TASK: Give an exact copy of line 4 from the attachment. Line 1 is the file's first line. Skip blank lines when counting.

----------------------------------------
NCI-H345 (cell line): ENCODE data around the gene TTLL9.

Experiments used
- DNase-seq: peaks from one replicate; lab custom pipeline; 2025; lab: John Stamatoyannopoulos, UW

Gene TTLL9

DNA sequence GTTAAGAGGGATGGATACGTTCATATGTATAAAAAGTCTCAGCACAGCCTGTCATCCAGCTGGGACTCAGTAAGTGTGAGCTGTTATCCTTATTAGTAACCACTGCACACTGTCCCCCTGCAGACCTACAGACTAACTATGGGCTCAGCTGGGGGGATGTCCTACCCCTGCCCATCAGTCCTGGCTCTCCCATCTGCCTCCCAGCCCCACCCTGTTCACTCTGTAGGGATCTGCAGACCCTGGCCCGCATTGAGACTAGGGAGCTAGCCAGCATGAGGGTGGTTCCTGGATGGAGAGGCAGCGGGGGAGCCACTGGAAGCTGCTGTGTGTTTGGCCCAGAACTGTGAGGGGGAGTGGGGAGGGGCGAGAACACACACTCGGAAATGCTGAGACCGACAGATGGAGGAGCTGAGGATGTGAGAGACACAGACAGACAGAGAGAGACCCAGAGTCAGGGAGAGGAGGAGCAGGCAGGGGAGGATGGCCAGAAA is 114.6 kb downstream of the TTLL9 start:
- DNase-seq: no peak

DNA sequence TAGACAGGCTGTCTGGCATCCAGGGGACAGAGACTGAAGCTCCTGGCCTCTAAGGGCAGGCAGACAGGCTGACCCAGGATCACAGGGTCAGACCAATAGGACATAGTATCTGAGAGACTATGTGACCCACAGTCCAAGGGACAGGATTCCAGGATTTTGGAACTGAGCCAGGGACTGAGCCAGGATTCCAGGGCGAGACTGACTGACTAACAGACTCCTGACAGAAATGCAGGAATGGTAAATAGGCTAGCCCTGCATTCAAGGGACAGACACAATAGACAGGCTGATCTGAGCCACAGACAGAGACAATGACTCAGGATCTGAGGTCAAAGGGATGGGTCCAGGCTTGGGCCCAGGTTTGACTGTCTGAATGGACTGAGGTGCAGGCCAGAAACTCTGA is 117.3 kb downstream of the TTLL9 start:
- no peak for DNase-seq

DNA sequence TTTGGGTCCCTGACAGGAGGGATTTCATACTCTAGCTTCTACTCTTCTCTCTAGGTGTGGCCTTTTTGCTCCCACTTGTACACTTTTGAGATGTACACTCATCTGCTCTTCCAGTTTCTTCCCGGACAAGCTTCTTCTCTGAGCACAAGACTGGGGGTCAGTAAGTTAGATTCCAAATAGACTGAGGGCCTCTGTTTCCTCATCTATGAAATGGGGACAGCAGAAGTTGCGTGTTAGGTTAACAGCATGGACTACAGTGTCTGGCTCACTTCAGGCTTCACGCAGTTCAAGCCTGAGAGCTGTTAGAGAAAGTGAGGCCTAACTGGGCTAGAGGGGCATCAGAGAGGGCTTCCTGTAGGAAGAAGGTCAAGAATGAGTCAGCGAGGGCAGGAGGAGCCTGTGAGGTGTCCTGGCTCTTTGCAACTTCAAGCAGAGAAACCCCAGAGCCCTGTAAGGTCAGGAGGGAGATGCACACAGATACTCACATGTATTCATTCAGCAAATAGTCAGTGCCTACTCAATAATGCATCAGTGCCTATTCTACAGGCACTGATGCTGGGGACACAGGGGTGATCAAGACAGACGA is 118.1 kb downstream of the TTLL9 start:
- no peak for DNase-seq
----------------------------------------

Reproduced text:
Gene TTLL9